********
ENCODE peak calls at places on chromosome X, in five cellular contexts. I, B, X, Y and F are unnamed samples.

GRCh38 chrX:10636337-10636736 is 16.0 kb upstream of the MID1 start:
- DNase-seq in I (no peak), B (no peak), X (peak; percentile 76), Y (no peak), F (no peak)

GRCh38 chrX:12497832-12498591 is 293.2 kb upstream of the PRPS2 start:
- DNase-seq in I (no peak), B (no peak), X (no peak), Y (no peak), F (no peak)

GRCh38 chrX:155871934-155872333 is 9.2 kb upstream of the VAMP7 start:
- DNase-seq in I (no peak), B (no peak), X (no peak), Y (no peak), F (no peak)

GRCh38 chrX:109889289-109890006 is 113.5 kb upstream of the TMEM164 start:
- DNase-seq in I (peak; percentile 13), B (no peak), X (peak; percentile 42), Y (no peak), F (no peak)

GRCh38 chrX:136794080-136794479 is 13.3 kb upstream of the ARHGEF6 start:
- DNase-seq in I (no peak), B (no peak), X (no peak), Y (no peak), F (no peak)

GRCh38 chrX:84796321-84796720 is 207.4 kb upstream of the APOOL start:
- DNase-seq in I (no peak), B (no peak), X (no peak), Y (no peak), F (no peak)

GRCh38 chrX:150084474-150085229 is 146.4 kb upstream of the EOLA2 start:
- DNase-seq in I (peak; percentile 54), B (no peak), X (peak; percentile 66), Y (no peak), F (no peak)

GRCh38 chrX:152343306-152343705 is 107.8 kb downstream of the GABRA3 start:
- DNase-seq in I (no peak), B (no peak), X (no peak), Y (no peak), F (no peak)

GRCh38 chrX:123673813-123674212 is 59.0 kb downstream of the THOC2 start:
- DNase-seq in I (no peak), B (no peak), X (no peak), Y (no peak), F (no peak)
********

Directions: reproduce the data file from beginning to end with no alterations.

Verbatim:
ENCODE peak calls at places on chromosome X, in five cellular contexts. I, B, X, Y and F are unnamed samples.

GRCh38 chrX:10636337-10636736 is 16.0 kb upstream of the MID1 start:
- DNase-seq in I (no peak), B (no peak), X (peak; percentile 76), Y (no peak), F (no peak)

GRCh38 chrX:12497832-12498591 is 293.2 kb upstream of the PRPS2 start:
- DNase-seq in I (no peak), B (no peak), X (no peak), Y (no peak), F (no peak)

GRCh38 chrX:155871934-155872333 is 9.2 kb upstream of the VAMP7 start:
- DNase-seq in I (no peak), B (no peak), X (no peak), Y (no peak), F (no peak)

GRCh38 chrX:109889289-109890006 is 113.5 kb upstream of the TMEM164 start:
- DNase-seq in I (peak; percentile 13), B (no peak), X (peak; percentile 42), Y (no peak), F (no peak)

GRCh38 chrX:136794080-136794479 is 13.3 kb upstream of the ARHGEF6 start:
- DNase-seq in I (no peak), B (no peak), X (no peak), Y (no peak), F (no peak)

GRCh38 chrX:84796321-84796720 is 207.4 kb upstream of the APOOL start:
- DNase-seq in I (no peak), B (no peak), X (no peak), Y (no peak), F (no peak)

GRCh38 chrX:150084474-150085229 is 146.4 kb upstream of the EOLA2 start:
- DNase-seq in I (peak; percentile 54), B (no peak), X (peak; percentile 66), Y (no peak), F (no peak)

GRCh38 chrX:152343306-152343705 is 107.8 kb downstream of the GABRA3 start:
- DNase-seq in I (no peak), B (no peak), X (no peak), Y (no peak), F (no peak)

GRCh38 chrX:123673813-123674212 is 59.0 kb downstream of the THOC2 start:
- DNase-seq in I (no peak), B (no peak), X (no peak), Y (no peak), F (no peak)